Mr. Freedom, William Klein’s 1968 political satire, is a strange one.
The film opens with a riot in the inner city. A scowling Southern sheriff (played by John Abbey) goes into his apartment and, when he comes back out, he’s transformed into Mr. Freedom, a patriotic super hero whose is costumed in a red, white, and blue football uniform. Mr. Freedom proceeds to invade a black household where, while firing two guns, he sings his theme song.
“F-R-Double E-Double D-OM! FREEDDOM!”
That’s right, he misspelled freedom.
It turns out that Mr. Freedom works for Freedom, Inc. His boss is Dr. Freedom (played by Donald Pleasance) who communicates with Mr. Freedom via a flickering TV screen. Dr. Freedom is concerned that France is on the verge of turning communist and he sends Mr. Freedom to Paris in order to “win the hearts and minds” of the French.
William Klein, himself, was an American expatriate who lived in France and is best known for being both a fashion photographer and a documentarian. His view of America is epitomized by the sight of Mr. Freedom (wearing a gigantic cowboy hat) wandering around Paris and assaulting random tourists. With the help of a prostitute played by Delphine Seyrig, Mr. Freedom attempts to rally the French to the side of freedom and to defeat the schemes of Red China Man. When the French don’t prove enthusiastic enough, Mr. Freedom responds by making plan
Unlike a lot of left-wing films, which celebrate the American establishment by pretending to attack it, Mr. Freedom is sincere in its politics. It’s obvious that William Klein set out to make the most anti-American film that he could and he succeeded. Mr. Freedom is an irredeemable character. When the film begins, Mr. Freedom is quickly established as being an idiot and, at the end of the film, he has somehow become an even bigger idiot. Perhaps not surprisingly, a lot of people over at the imdb have compared Mr. Freedom’s quest to conquer France to America’s current policy towards the Middle East.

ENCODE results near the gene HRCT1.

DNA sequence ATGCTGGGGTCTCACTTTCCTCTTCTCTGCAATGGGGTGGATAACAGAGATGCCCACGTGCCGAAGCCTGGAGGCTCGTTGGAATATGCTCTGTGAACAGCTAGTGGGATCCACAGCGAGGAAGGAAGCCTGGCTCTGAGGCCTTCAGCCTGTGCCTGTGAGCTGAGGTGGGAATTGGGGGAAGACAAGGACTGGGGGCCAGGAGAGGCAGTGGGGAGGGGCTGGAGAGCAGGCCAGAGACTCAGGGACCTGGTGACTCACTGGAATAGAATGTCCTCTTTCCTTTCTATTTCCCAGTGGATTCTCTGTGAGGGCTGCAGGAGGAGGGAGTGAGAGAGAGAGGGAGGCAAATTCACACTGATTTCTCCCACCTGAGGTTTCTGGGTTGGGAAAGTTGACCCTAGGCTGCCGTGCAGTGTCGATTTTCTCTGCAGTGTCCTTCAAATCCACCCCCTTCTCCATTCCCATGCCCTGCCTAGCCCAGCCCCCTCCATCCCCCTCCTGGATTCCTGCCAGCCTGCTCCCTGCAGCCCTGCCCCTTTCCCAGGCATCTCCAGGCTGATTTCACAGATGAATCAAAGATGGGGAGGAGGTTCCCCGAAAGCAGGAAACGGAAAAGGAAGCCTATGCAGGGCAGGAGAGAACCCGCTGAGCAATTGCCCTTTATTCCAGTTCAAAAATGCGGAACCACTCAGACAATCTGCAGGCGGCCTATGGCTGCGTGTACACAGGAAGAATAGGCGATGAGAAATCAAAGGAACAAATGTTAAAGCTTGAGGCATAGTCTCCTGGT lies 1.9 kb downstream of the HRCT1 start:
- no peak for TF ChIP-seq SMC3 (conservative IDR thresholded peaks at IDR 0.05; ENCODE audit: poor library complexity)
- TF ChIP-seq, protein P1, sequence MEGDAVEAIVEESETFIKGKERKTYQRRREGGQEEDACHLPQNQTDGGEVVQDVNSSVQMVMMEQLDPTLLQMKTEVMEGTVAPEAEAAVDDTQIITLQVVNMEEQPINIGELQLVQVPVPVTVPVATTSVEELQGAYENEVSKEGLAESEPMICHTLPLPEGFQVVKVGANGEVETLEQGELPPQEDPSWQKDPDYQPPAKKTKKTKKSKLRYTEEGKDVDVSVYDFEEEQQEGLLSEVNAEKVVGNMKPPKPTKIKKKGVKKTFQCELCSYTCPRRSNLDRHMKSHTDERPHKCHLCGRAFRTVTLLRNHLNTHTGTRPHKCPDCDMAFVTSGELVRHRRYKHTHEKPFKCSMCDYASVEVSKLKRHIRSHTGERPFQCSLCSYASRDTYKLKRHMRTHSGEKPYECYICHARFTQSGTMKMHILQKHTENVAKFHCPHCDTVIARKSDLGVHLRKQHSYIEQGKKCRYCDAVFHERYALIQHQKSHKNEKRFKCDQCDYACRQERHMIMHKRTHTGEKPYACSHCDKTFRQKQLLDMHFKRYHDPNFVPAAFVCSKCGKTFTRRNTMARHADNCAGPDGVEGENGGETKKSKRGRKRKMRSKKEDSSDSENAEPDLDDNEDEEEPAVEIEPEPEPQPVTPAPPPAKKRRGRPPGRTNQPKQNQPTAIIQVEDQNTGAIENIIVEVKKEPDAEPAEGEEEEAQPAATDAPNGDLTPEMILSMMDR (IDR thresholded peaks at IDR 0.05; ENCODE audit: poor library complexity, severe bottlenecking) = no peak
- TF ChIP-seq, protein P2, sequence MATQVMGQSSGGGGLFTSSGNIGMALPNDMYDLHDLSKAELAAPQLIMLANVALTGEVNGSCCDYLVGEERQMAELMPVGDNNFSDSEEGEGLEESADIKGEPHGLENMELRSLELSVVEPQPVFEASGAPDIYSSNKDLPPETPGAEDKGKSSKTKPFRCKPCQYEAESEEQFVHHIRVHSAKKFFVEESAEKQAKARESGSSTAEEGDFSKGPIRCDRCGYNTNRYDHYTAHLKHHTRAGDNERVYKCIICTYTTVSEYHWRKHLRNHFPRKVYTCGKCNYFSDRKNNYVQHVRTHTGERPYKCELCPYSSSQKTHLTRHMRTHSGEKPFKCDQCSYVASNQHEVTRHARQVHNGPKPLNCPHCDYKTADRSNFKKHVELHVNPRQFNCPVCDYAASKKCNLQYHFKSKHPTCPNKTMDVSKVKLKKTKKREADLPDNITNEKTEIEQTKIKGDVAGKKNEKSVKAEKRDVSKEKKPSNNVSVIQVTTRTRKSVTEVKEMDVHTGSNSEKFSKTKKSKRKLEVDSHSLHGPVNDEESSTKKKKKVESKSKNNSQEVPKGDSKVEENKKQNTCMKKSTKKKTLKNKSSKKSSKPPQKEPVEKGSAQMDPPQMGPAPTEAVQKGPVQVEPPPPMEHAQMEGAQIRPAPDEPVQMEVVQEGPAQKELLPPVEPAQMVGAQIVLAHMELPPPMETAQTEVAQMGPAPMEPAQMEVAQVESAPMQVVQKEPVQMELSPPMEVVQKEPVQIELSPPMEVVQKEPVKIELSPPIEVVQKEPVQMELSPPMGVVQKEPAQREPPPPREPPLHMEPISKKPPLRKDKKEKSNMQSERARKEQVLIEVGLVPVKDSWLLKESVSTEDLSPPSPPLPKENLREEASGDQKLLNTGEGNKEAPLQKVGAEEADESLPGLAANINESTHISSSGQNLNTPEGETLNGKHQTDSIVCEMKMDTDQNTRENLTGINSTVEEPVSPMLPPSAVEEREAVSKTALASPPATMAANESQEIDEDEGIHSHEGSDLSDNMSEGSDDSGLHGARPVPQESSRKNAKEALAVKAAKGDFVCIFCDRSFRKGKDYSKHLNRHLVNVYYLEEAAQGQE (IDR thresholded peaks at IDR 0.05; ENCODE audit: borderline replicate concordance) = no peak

If you’ve read some of my previous reviews, you would be justified in expecting that this is where I would condemn Mr. Freedom for being heavy-handed and tediously left-wing. After all, I’m the girl who condemned Avatar for being predictable environmental propaganda. And yes, I did find Mr. Freedom to be heavy-handed but I actually enjoyed it.
Even if you didn’t know that William Klein was an award-winning photographer both before and after he started making films, you would be able to guess it after taking one look at Mr. Freedom. The film’s narrative is undeniably uneven but visually, it’s a feast for the eyes. From the costumes worn by Mr. Freedom and his disciples to the design of Mr. Freedom’s secret headquarters, the screen is full of bold, primary colors and Klein shows a taste and appreciation for the bizarre that makes it easier to deal with the film’s moments of peachiness. Perhaps my favorite scene in the film involves Mr. Freedom confronting Red China Man. Red China Man, it turns out, is a gigantic dragon-shaped balloon.
See Mr. Freedom.
There’s nothing else like it.